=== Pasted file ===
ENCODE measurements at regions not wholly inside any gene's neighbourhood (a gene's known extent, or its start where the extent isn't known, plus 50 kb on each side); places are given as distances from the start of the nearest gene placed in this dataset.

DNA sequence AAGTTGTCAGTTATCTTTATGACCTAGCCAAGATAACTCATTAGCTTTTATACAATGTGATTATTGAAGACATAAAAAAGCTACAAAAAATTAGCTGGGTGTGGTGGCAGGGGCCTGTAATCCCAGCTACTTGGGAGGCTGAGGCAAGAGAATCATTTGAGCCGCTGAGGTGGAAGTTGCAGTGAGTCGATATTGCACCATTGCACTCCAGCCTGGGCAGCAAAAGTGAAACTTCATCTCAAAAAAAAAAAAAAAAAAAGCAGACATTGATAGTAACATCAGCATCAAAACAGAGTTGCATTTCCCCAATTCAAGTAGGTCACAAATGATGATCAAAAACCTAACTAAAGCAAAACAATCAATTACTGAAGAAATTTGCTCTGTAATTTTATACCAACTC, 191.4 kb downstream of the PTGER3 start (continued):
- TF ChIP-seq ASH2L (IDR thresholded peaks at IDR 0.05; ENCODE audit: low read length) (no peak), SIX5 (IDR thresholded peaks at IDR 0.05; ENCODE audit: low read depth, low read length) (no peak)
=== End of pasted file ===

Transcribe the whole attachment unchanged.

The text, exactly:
ENCODE measurements at regions not wholly inside any gene's neighbourhood (a gene's known extent, or its start where the extent isn't known, plus 50 kb on each side); places are given as distances from the start of the nearest gene placed in this dataset.

DNA sequence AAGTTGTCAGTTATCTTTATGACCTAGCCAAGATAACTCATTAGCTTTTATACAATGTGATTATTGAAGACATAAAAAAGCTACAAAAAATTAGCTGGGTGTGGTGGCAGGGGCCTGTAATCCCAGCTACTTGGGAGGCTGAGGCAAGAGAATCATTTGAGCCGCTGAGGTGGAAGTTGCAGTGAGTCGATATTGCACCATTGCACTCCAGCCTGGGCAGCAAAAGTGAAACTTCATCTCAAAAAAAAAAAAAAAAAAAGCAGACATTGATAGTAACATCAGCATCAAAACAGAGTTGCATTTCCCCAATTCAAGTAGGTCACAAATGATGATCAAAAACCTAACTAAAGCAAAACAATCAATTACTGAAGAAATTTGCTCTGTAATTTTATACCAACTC, 191.4 kb downstream of the PTGER3 start (continued):
- TF ChIP-seq ASH2L (IDR thresholded peaks at IDR 0.05; ENCODE audit: low read length) (no peak), SIX5 (IDR thresholded peaks at IDR 0.05; ENCODE audit: low read depth, low read length) (no peak)